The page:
Marketing consultants encourage California producers to create a product line which may also contain imported oil, oil and vinegar dressings or “dippers”, flavored oil, etc. If a California producer uses or sells imported oil labeled as extra virgin, then to comply with the COOC member agreement, the foreign oils must also be certified. Ridgley says that certification must come from the distributor or broker who sold the oil. That can be in the form of a chemical analysis done in the US, an IOOC certification from the country of origin or any written document stating that the oil is extra virgin according to the upstream supplier. In the case of a small producer buying 20 gallons of oil at Costco to use in a small run of sauce or dressing, the certificate can be in the form of the retail label.
Many producers currently make flavored oils labeled as California Extra Virgin olive oil. Under the membership agreement this would not be allowed. Using the IOOC regulations as a model, no olive oil can be labeled extra virgin if it contains anything other than olives.
If you made and certified an oil, then infused it with a dry herb, Ridgley says that “made with California Extra Virgin olive oil” would be acceptable on the label to differentiate it from cheap infusions made with refined oil.
Infusions typically don't have the same intensity as oil made with fresh fruit or herbs pressed with the olives. Most of the flavored oil winners at the L.A. County Fair have been made in this manner. However labeling oil produced by mixing olives and fruit in the press gets tricky. Because the oil never exists by itself, it cannot be certified extra virgin by the COOC panel. Nick Sciabica of Nick Sciabica and Sons says that their fruit oils, one of which won best of show at this year’s L.A. county fair, test out at .3 % acidity so it makes the grade as far as both organoleptic and chemical analysis. It could not be labeled as olive oil though and cannot even advertise that it was made with extra virgin olive oil. COOC Board member Sue Ellery of Stella Cadente, who won an award for her lemon oil, says she is in a quandary as far as how to label it.
The membership agreement states that the oil certification is only good for 2 years. At the end of 2 years, the producer must notify the distribution channel that the oil no longer complies with the COOC standards. While it is true that most oils should be consumed in less than two years, some oils have longer legs and there is a provision to resubmit the oil so that it is certified for another two years. It is up to the producer to notify resellers that their oil may no longer be extra virgin at any point in its life. It may be difficult for a producer to know or control how distributors or retailers store or display their oil. We have all seen oil ageing quickly under the heat lamps on a supermarket deli counter.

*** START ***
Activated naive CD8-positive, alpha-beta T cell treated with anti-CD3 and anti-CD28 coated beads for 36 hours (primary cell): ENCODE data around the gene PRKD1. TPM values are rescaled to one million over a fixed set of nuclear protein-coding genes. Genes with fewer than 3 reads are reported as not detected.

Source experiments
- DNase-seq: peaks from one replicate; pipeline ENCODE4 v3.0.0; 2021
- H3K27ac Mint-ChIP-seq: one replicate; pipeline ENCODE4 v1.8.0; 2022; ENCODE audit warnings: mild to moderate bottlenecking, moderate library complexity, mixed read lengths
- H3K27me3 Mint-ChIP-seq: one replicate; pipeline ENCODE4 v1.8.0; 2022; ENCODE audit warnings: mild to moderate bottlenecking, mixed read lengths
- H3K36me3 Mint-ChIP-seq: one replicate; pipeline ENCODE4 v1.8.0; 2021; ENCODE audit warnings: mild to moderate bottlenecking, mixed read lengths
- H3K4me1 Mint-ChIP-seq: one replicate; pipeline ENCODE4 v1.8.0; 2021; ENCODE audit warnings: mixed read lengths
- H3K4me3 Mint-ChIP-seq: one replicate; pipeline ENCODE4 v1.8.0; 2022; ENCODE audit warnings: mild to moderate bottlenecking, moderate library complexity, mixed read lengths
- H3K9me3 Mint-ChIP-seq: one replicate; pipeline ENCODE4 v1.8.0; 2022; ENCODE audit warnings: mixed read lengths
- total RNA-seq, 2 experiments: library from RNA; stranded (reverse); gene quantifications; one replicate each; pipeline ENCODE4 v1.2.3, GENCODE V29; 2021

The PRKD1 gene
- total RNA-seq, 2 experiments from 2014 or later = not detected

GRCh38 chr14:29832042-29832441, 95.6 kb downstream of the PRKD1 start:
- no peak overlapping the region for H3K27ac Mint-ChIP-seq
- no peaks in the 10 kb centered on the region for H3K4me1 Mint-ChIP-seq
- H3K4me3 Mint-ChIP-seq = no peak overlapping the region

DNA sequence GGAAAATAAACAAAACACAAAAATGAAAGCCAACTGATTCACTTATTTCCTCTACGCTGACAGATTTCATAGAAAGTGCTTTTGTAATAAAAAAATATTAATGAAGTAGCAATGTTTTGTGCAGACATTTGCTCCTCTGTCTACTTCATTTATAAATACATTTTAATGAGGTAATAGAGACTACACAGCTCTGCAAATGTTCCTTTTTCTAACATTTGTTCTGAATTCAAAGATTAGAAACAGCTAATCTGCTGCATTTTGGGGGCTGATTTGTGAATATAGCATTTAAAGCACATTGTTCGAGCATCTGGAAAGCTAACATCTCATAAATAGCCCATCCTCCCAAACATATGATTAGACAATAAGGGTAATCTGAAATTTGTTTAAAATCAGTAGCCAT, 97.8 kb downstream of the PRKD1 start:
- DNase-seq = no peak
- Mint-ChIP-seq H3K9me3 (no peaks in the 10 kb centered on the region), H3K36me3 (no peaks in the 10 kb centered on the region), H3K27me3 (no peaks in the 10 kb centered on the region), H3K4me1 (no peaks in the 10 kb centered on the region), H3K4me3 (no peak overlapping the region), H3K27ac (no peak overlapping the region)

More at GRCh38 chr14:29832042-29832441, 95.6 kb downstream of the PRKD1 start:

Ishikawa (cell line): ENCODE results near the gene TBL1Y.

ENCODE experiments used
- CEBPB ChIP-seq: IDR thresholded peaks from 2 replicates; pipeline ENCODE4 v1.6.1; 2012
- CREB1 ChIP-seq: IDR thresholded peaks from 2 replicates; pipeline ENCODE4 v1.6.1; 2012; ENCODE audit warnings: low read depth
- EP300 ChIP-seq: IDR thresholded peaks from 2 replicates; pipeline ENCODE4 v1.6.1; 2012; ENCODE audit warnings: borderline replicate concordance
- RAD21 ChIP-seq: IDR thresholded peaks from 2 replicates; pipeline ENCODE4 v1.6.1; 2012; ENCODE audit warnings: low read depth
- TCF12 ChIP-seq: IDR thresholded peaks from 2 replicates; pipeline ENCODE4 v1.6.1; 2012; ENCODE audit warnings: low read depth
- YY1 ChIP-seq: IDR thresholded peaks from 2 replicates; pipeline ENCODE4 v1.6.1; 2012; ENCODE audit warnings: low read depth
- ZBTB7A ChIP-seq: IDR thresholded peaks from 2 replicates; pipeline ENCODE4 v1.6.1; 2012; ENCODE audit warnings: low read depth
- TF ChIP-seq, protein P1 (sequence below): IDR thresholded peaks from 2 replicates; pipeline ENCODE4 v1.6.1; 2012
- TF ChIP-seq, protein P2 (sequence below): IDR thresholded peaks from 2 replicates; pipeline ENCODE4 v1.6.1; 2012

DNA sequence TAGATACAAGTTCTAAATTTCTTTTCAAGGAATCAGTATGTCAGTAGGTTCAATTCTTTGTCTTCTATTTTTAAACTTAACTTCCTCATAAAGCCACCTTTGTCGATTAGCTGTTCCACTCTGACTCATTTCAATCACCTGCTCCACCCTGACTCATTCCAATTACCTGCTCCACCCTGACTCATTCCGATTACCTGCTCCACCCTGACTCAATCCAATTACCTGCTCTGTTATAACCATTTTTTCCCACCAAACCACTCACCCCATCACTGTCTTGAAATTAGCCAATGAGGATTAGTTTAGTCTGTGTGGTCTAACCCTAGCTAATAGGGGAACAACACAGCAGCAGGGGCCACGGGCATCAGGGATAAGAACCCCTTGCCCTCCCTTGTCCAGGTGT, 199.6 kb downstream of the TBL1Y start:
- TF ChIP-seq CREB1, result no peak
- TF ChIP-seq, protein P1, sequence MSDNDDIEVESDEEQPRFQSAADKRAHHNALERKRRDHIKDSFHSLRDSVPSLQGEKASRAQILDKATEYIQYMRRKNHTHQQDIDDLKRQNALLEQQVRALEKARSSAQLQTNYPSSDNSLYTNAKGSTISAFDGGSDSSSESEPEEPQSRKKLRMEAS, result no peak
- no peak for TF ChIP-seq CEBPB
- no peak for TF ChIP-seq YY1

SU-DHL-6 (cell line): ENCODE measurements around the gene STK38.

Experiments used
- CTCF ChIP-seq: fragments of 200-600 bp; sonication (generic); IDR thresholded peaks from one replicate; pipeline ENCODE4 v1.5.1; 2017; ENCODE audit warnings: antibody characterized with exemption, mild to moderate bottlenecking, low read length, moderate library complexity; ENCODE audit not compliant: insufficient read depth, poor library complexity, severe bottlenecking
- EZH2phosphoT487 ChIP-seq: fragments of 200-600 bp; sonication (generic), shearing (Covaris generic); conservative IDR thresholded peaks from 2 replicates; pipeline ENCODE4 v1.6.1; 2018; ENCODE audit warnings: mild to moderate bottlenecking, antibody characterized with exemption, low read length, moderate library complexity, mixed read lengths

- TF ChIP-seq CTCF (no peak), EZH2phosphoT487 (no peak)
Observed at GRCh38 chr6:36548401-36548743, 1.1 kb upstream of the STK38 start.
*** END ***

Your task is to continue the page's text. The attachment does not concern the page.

All members shall pay to the COOC a licensing fee for every “vessel” that contains the COOC seal. It is unfortunate that no minimum size was stated. Single serving packs and bottles of California oil for the airline and other food service industry, wedding and corporate gift bottles and other small containers could not be economically labeled. This type of product is widely distributed throughout the US and could give California olive oil and the COOC a more visible profile if an equitable fee schedule could be created.
Members must agree to the fee schedule when they renew their membership this July. According to the COOC the fee schedule will not be published until November 2003.
As said earlier, the purpose of the agreement is to get all California producers selling a premium and properly labeled oil. Then an advertising campaign can let American consumers know that unless they see the COOC seal on olive oil, they cannot be certain that it is truly extra virgin.
Another reason for the agreement relates to self-regulation. The COOC is actively trying to enforce appellation and labeling in the U.S. Board members have suggested that the FDA, USDA and state agencies will be more willing to enforce improperly labeled foreign oils when the COOC holds its own producers more accountable.
Hopefully board members can incorporate the concerns of producers in this currently unfinished agreement.